I’m going to briefly interject this snippet into my Art Deco series, because it was a really cool event and there’s just one more night (tonight!) if folks are interested…
I went to the Oakland Vagina Monologues at the Uptown last night, a fundraiser for the creator Eve Ensler’s organization V-Day, dedicated to ending violence against women and girls worldwide. As I walked through the door of the club I was greeted by a large pink furry vagina, wearing pumps and pink socks no less, who hugged me and offered a Hershey’s chocolate kiss. Why, thank you Miss Vagina, I said.
Continuing into the club, gorgeous women of all shapes, colors, and sizes scurried about in t-shirts blazoned with the motto – I hella ♥ Vaginas. The collective empowerment was palpable!
The show is a series of monologues gleaned from Eve Ensler’s interviews with a wide range of real women: seniors, six year olds, sex workers, women who’ve suffered abuse, or women who’ve simply been fascinated or mystified by the power of the vagina.
Beautifully performed by local activists rather than professional actors, pieces turned from deeply self-revealing stories of shame, acceptance, and celebration – both tragic and humorous in the telling, to tales of reverence for the vagina’s ability to carry forth precious life into this world, to a hilarious catalogue of the various moans of ecstasy, to a beat-poetry-inspired reclamation of the word “cunt,” that will have you cheering the c-word at the top of your lungs at its end. As one who has always shied from the blunt force of the word and its negative implications, I surprised myself with this celebratory outburst.
And that’s the beauty of this show… despite that fact that all humans were borne through them, all women have them, and most men covet them, you will still be surprised by the breadth of experience and emotions surrounding this simple body part. Ensler’s monologues shine a warm illuminating light on a topic long shrouded in darkness and secrecy, and though the evening isn’t all fun (there are some deeply disturbing facts shared about the prevalance of rape, violence against and sexual torture of women around the world, including right here in our own United States), the balance seems right, and the message, undeniably important.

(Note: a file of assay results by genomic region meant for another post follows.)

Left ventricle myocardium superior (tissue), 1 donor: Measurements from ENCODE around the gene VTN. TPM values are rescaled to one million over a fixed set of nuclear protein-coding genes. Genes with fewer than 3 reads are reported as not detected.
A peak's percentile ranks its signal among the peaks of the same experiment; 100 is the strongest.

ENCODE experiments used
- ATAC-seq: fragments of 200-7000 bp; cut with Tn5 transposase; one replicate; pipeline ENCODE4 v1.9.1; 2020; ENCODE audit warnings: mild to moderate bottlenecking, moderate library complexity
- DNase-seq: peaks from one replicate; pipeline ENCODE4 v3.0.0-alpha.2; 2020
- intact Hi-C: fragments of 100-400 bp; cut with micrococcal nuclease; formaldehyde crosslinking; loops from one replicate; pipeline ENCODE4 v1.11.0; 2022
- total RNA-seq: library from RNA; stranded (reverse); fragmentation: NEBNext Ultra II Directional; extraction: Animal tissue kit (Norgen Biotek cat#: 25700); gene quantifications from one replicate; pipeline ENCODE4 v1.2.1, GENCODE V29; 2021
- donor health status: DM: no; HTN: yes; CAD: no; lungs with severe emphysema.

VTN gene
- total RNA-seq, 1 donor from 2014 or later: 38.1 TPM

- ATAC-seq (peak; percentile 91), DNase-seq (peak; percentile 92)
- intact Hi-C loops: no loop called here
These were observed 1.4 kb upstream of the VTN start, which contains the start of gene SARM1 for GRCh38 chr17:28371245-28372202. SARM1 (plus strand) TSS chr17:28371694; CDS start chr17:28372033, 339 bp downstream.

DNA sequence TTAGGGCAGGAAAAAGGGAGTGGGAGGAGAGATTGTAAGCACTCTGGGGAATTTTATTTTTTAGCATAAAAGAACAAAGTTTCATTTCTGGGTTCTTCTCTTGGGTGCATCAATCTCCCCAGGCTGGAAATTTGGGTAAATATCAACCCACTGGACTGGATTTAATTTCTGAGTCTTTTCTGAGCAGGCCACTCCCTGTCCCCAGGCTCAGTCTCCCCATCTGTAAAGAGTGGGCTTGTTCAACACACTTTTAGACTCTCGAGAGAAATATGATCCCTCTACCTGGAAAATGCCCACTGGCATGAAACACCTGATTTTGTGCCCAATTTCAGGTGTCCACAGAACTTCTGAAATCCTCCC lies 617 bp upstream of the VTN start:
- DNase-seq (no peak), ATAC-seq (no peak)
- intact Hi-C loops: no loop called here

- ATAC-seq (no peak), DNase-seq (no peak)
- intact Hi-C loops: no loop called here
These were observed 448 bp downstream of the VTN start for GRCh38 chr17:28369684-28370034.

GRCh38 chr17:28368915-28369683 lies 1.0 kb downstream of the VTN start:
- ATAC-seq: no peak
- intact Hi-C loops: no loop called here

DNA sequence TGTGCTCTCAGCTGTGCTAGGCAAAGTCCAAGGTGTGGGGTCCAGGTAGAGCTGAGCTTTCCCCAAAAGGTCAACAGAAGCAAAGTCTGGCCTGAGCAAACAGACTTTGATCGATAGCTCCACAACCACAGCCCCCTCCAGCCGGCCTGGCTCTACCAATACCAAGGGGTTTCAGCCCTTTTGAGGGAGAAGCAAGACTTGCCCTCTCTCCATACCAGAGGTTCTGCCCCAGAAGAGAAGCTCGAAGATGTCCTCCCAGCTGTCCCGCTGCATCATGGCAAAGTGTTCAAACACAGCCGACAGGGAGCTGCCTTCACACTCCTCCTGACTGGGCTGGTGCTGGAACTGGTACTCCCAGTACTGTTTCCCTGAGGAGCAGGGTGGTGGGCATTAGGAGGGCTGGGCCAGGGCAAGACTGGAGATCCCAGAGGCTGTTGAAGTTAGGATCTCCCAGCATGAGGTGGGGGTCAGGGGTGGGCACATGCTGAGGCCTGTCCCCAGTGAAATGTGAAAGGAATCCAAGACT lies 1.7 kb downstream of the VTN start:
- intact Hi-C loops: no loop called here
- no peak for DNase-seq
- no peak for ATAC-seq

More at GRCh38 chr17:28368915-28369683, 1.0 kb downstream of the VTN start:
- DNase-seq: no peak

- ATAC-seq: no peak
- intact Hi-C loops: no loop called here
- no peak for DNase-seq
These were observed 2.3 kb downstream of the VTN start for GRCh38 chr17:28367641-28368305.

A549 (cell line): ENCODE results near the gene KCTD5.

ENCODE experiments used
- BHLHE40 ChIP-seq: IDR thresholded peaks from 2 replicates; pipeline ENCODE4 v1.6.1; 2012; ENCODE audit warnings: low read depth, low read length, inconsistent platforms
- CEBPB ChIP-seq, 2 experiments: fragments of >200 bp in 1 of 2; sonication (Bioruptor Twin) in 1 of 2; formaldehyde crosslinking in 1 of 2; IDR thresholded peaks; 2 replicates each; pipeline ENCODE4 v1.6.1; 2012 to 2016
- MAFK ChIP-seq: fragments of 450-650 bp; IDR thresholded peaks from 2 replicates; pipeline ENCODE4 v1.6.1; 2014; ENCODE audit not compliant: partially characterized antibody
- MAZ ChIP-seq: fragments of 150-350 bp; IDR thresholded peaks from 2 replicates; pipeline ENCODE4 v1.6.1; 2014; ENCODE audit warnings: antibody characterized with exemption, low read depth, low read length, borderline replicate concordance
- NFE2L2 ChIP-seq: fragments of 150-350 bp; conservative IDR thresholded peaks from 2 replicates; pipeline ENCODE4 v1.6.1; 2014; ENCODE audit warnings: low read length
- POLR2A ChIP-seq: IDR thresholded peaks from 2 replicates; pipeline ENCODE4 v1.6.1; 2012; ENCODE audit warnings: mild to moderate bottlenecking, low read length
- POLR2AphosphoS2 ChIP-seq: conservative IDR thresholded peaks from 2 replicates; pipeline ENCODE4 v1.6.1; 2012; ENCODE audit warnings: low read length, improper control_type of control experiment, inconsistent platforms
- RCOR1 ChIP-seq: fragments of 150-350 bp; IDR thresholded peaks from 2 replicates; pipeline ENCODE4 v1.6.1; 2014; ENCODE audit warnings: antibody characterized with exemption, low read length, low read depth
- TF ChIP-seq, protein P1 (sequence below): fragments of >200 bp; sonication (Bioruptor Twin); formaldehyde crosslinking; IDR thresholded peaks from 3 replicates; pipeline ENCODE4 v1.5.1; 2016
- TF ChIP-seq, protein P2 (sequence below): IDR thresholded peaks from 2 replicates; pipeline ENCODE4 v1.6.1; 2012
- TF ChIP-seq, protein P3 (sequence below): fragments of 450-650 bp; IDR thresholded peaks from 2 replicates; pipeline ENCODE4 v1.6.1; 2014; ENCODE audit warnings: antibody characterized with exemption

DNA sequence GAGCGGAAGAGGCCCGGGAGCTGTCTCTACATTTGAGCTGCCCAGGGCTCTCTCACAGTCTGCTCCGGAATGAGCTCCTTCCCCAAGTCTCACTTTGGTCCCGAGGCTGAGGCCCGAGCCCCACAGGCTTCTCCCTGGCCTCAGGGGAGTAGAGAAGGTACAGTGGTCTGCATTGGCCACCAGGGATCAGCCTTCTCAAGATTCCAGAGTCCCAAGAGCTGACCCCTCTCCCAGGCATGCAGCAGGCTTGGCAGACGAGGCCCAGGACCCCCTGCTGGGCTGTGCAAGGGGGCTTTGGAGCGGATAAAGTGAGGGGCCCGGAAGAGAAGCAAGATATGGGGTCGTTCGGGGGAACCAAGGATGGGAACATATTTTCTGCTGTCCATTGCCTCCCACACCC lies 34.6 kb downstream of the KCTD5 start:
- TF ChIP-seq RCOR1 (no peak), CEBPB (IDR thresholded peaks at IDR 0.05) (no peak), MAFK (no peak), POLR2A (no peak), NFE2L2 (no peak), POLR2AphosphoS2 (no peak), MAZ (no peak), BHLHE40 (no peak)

The primary beneficiary of the two-night event is local Oakland-based A Safe Place, a volunteer organization that provides housing, crisis counseling, referrals and information services to battered women and their children. They will receive 90% of the proceeds, while the remaining 10% will be used to benefit the City of Joy project, part of this year’s “spotlight campaign” in the Democratic Republic of Congo (DRC). The project supports women survivors of sexual violence to heal, and provides them with opportunities to develop their leadership through innovative programming including group therapy, storytelling, dance, theater, self-defense, comprehensive sexuality education, and economic empowerment.
If you’ve never seen this show, or even if you have, please come support these organizations in their good works. Grab your mom, grab your girlfriends, even grab your guyfriends (I was amazed how men in the audience laughed when I laughed, gasped when I gasped – we’re really not all that different y’all), and high-tail to the Uptown.
Uptown Nightclub is located at 1928 Telegraph Ave in Oaktown (cross street 19th)
Doors: 7pm, Show: 8pm
$20 The Uptown
Tickets seem to be unavailable on Ticketweb, so you may want to call to see if it’s Sold Out. Folks were buying at the door last night with no problem.